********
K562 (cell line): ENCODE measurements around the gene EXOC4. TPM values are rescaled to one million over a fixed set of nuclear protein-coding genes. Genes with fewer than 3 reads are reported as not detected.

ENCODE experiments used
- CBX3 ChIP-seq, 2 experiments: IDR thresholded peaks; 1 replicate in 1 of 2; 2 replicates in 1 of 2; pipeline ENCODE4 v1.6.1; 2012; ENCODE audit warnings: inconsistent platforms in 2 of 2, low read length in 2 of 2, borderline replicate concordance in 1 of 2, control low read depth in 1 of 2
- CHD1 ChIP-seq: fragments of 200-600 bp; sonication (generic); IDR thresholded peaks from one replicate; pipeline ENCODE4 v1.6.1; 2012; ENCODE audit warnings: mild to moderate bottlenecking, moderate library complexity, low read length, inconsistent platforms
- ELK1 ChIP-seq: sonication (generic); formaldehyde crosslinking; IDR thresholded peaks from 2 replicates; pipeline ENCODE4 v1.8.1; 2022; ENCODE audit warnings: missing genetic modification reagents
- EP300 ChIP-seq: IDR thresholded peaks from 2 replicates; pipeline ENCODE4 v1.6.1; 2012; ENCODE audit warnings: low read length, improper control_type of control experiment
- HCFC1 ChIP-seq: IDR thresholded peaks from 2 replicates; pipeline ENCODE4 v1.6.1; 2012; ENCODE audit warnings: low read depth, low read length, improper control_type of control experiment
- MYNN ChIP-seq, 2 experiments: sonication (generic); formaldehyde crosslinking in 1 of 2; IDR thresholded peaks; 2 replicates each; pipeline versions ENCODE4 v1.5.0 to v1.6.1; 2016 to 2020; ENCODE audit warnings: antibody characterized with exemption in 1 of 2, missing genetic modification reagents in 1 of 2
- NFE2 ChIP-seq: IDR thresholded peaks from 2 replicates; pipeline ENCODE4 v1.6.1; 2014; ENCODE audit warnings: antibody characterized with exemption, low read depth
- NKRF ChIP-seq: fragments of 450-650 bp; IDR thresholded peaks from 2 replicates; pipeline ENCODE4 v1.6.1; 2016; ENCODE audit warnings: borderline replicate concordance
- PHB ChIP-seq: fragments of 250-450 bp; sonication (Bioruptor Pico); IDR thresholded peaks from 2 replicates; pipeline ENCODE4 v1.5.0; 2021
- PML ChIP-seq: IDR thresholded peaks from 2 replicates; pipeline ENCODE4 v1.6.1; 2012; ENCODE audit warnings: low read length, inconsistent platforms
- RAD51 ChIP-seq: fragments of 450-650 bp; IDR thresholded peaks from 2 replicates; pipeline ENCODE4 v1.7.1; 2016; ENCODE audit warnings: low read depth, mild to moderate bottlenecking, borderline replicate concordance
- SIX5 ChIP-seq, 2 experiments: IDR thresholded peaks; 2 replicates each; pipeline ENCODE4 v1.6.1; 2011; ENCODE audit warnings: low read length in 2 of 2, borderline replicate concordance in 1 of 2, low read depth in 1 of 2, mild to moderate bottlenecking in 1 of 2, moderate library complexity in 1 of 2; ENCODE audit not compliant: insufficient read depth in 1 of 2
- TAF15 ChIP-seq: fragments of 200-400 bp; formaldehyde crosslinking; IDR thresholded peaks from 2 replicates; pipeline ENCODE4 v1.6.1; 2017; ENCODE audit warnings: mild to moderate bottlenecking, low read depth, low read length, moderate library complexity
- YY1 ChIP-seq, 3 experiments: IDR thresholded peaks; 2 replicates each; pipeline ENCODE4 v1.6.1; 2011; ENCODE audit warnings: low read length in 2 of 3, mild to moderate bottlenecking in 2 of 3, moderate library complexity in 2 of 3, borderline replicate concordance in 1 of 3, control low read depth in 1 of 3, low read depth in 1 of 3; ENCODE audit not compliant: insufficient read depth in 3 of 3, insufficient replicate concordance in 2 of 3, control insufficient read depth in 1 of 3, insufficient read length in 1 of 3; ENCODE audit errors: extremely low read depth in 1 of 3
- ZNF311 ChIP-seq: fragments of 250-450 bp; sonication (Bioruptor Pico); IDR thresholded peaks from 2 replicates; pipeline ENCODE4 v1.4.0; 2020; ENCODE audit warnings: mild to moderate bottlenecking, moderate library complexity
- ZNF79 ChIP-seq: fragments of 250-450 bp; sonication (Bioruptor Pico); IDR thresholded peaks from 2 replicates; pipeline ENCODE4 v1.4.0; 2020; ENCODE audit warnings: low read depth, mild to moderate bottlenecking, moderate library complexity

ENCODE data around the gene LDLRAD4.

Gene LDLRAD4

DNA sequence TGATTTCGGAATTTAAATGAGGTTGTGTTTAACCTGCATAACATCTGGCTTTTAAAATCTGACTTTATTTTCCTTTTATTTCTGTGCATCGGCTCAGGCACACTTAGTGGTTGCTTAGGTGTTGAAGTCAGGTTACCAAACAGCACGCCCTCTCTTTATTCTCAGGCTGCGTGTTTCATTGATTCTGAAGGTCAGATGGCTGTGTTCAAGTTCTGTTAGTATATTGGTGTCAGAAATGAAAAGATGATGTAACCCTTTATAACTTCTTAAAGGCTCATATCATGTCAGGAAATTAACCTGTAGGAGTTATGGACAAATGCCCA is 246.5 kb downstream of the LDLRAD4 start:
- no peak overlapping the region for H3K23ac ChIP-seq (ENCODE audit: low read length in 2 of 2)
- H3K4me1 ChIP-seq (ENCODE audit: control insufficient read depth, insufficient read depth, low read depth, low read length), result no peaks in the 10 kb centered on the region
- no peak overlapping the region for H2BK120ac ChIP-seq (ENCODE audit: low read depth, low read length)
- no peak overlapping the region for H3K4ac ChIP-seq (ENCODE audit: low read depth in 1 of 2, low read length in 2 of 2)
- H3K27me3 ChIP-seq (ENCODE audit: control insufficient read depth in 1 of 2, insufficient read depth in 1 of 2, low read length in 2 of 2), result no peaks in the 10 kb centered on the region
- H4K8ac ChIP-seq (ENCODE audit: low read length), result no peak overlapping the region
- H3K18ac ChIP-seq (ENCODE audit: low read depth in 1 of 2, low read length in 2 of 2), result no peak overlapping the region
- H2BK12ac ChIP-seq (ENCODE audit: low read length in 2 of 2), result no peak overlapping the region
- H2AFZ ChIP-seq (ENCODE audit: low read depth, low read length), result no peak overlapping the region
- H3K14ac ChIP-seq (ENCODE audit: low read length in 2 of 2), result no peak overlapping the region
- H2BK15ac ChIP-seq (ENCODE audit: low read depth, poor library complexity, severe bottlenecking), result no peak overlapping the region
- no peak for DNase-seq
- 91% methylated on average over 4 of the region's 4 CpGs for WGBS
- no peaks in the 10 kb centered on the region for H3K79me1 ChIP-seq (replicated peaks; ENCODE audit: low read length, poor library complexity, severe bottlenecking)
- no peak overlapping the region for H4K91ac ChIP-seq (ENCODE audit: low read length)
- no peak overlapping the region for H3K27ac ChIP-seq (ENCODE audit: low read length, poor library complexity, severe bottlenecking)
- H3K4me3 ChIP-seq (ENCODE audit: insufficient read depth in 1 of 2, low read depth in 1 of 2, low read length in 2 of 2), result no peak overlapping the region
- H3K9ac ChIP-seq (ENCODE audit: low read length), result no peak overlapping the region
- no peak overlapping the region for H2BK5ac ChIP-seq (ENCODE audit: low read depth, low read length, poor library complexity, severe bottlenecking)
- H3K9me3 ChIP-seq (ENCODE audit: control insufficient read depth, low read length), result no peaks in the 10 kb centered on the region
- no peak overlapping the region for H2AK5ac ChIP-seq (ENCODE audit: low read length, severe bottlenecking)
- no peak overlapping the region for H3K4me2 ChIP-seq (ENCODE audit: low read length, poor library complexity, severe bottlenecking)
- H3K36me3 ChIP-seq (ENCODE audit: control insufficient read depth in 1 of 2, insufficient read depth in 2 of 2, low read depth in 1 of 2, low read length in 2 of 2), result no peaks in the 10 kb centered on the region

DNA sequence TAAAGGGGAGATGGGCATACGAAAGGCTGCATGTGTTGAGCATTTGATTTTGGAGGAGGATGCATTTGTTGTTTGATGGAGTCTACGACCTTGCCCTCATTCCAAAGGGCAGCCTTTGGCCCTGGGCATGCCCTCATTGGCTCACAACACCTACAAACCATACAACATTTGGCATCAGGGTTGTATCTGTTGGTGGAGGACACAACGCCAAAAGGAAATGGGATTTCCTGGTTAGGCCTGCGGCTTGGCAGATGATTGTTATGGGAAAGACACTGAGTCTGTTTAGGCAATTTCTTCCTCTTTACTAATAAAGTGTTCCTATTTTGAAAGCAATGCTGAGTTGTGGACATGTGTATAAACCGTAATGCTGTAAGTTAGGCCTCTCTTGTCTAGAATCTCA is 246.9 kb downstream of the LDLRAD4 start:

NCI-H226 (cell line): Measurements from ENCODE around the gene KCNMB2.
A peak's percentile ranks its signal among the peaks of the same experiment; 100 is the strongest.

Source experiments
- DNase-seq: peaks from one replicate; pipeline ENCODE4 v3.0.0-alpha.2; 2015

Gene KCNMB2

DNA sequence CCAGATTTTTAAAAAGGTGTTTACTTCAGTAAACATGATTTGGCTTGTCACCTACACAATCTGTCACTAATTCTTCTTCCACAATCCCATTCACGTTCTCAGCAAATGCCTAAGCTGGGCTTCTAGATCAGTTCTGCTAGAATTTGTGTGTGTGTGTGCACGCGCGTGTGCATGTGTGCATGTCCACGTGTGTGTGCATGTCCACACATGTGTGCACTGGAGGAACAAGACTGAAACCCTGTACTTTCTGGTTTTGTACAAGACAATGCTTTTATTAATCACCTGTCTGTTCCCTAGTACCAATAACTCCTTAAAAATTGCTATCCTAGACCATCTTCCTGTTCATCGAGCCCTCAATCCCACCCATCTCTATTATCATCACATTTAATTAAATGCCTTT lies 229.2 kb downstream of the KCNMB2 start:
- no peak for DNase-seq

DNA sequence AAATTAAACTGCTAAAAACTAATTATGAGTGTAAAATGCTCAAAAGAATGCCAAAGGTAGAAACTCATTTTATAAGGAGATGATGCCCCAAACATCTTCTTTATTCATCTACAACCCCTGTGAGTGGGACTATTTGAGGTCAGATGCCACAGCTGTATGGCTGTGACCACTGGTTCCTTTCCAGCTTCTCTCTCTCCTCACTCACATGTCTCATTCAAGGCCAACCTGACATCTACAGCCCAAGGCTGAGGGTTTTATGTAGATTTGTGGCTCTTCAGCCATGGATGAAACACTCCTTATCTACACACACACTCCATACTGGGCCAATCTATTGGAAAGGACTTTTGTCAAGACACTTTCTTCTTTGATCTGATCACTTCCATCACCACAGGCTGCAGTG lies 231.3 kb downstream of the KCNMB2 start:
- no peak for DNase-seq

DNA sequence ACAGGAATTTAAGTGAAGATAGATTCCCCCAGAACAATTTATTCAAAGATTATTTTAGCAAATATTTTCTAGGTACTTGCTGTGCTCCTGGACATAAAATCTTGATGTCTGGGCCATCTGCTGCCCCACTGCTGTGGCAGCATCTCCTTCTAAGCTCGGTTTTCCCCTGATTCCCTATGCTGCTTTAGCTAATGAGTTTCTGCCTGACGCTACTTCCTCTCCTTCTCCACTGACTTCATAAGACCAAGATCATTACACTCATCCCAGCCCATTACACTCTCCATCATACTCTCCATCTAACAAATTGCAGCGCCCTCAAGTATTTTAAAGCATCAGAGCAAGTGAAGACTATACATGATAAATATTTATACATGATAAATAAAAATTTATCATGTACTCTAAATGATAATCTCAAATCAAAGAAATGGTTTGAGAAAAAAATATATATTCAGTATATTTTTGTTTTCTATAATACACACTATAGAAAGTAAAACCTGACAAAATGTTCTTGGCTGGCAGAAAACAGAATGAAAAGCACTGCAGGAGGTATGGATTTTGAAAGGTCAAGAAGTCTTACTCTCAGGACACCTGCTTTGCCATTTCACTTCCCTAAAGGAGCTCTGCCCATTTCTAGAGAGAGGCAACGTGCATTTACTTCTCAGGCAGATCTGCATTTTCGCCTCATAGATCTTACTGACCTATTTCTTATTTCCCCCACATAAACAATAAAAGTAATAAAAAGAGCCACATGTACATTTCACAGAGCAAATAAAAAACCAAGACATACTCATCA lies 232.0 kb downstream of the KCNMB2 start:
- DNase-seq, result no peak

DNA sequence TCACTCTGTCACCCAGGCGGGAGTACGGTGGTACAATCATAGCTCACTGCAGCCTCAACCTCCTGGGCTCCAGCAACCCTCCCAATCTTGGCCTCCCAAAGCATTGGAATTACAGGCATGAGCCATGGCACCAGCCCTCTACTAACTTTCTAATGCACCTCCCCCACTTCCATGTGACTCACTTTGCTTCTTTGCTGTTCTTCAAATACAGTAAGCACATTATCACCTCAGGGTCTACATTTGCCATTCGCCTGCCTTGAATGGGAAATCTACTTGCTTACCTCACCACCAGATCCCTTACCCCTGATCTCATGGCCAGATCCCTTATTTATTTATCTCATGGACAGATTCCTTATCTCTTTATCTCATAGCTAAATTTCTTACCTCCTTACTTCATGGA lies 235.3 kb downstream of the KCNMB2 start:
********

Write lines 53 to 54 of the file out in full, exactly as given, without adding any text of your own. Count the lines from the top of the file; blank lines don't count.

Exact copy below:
DNA sequence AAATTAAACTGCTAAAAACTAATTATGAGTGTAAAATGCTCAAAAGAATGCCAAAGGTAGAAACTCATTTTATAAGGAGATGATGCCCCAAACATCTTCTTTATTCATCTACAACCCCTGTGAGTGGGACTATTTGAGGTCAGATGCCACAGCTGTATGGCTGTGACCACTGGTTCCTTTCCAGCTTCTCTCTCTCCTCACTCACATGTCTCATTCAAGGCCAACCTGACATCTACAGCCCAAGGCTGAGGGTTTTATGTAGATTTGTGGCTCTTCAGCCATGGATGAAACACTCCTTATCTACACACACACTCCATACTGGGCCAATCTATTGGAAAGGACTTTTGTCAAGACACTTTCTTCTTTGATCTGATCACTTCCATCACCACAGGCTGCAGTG lies 231.3 kb downstream of the KCNMB2 start:
- no peak for DNase-seq